Children with severe mental health problems are twice as likely to receive treatment at a hospital a long distance from home as the local alternative – and the situation is getting worse – new research has found.
69 per cent of child and adolescent admissions were classed OOA (out of area) in 2016-17, up from 57 per cent the previous year.
The figures were obtained from NHS England under the Freedom of Information Act by the British Medical Association (BMA).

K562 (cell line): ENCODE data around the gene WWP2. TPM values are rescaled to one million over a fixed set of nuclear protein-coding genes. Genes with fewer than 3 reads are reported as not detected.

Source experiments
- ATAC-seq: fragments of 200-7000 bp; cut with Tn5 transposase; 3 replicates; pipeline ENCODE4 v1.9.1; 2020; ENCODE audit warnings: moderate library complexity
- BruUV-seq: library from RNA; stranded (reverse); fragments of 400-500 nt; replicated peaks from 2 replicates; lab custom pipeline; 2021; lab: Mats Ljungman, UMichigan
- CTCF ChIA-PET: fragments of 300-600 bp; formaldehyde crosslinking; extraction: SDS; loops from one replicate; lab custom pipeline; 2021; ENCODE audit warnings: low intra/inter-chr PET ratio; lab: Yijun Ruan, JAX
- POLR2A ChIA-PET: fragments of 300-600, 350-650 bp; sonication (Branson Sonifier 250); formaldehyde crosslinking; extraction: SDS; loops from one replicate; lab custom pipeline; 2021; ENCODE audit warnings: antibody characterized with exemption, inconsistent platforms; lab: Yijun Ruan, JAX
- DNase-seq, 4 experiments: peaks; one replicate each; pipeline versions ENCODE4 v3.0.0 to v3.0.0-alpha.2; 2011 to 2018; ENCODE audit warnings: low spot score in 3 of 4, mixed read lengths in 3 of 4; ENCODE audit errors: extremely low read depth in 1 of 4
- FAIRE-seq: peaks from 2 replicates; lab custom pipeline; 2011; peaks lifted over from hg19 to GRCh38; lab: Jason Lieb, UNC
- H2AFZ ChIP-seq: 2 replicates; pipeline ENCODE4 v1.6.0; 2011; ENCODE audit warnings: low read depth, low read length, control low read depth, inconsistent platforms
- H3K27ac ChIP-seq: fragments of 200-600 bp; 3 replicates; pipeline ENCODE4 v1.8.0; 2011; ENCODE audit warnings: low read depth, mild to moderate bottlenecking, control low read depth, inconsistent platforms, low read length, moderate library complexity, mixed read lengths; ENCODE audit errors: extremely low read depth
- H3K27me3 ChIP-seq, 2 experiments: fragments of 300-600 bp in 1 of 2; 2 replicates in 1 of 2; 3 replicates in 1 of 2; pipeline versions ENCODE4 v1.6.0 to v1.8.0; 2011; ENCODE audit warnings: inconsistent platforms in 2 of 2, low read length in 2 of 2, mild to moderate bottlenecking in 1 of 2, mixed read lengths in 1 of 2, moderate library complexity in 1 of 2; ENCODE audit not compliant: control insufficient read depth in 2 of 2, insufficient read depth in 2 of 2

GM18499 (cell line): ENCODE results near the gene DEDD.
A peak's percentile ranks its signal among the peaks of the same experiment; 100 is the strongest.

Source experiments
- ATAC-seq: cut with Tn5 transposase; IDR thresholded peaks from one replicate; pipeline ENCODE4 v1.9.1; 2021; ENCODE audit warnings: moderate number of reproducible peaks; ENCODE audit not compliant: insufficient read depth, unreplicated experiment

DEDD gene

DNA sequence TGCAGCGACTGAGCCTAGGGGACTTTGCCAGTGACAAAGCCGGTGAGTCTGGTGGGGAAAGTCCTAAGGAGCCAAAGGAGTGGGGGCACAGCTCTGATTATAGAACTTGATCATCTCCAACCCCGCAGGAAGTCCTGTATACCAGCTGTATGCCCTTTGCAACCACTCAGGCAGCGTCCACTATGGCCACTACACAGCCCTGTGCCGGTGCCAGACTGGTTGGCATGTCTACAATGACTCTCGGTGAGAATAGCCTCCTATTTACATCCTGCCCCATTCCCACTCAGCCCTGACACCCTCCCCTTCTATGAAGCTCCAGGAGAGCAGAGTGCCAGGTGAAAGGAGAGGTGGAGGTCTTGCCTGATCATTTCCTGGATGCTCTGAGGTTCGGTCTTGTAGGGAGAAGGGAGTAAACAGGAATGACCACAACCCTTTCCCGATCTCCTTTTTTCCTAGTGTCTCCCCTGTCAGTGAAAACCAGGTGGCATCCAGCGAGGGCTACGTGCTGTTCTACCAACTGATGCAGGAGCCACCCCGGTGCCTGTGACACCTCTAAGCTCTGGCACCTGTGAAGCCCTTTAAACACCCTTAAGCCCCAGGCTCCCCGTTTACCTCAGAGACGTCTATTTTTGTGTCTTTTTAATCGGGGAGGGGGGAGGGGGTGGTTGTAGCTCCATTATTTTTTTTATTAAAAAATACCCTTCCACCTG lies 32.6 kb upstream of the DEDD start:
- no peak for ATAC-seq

“These figures show, alarmingly, that well over half of patients are being placed out of area at a time when they are at their most vulnerable,” said BMA spokesperson Gary Wannan.
“It can be an incredible wrench for children to leave their homes and being based far away is not going to help a young person in crisis.”
Evidence of these latest rises come as the number of patients admitted for child and adolescent mental healthcare fell by 15 per cent, from 4,485 in 2015-16 to 3,817 last year, BMA News analysis of the figures suggests.
Earlier this week the government pledged to recruit 10,000 “new staff” to work in mental health treatment in England, if re-elected.